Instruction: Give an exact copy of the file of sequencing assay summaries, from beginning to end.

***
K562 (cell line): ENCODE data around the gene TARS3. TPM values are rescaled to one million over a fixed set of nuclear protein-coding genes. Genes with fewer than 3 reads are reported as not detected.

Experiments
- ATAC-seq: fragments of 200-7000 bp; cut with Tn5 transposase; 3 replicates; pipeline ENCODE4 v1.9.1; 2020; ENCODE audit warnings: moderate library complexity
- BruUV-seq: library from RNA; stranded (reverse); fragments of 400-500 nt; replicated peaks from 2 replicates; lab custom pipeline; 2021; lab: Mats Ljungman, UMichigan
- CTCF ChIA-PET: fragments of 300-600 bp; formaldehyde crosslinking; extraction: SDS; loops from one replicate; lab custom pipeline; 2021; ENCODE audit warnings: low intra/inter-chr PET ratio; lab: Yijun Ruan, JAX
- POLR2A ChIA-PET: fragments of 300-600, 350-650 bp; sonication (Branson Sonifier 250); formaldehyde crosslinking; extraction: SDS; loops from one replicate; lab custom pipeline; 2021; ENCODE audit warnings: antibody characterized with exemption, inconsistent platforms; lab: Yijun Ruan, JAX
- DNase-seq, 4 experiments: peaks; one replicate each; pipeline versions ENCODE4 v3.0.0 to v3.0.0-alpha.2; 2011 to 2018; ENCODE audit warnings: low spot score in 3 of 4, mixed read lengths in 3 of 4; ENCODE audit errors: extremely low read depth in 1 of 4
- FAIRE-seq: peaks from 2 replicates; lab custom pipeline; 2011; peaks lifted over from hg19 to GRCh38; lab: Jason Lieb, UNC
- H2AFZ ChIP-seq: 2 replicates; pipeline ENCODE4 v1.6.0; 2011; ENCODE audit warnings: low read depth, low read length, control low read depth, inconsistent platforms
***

K562 (cell line): ENCODE data around the gene TARS3. TPM values are rescaled to one million over a fixed set of nuclear protein-coding genes. Genes with fewer than 3 reads are reported as not detected.

Experiments
- ATAC-seq: fragments of 200-7000 bp; cut with Tn5 transposase; 3 replicates; pipeline ENCODE4 v1.9.1; 2020; ENCODE audit warnings: moderate library complexity
- BruUV-seq: library from RNA; stranded (reverse); fragments of 400-500 nt; replicated peaks from 2 replicates; lab custom pipeline; 2021; lab: Mats Ljungman, UMichigan
- CTCF ChIA-PET: fragments of 300-600 bp; formaldehyde crosslinking; extraction: SDS; loops from one replicate; lab custom pipeline; 2021; ENCODE audit warnings: low intra/inter-chr PET ratio; lab: Yijun Ruan, JAX
- POLR2A ChIA-PET: fragments of 300-600, 350-650 bp; sonication (Branson Sonifier 250); formaldehyde crosslinking; extraction: SDS; loops from one replicate; lab custom pipeline; 2021; ENCODE audit warnings: antibody characterized with exemption, inconsistent platforms; lab: Yijun Ruan, JAX
- DNase-seq, 4 experiments: peaks; one replicate each; pipeline versions ENCODE4 v3.0.0 to v3.0.0-alpha.2; 2011 to 2018; ENCODE audit warnings: low spot score in 3 of 4, mixed read lengths in 3 of 4; ENCODE audit errors: extremely low read depth in 1 of 4
- FAIRE-seq: peaks from 2 replicates; lab custom pipeline; 2011; peaks lifted over from hg19 to GRCh38; lab: Jason Lieb, UNC
- H2AFZ ChIP-seq: 2 replicates; pipeline ENCODE4 v1.6.0; 2011; ENCODE audit warnings: low read depth, low read length, control low read depth, inconsistent platforms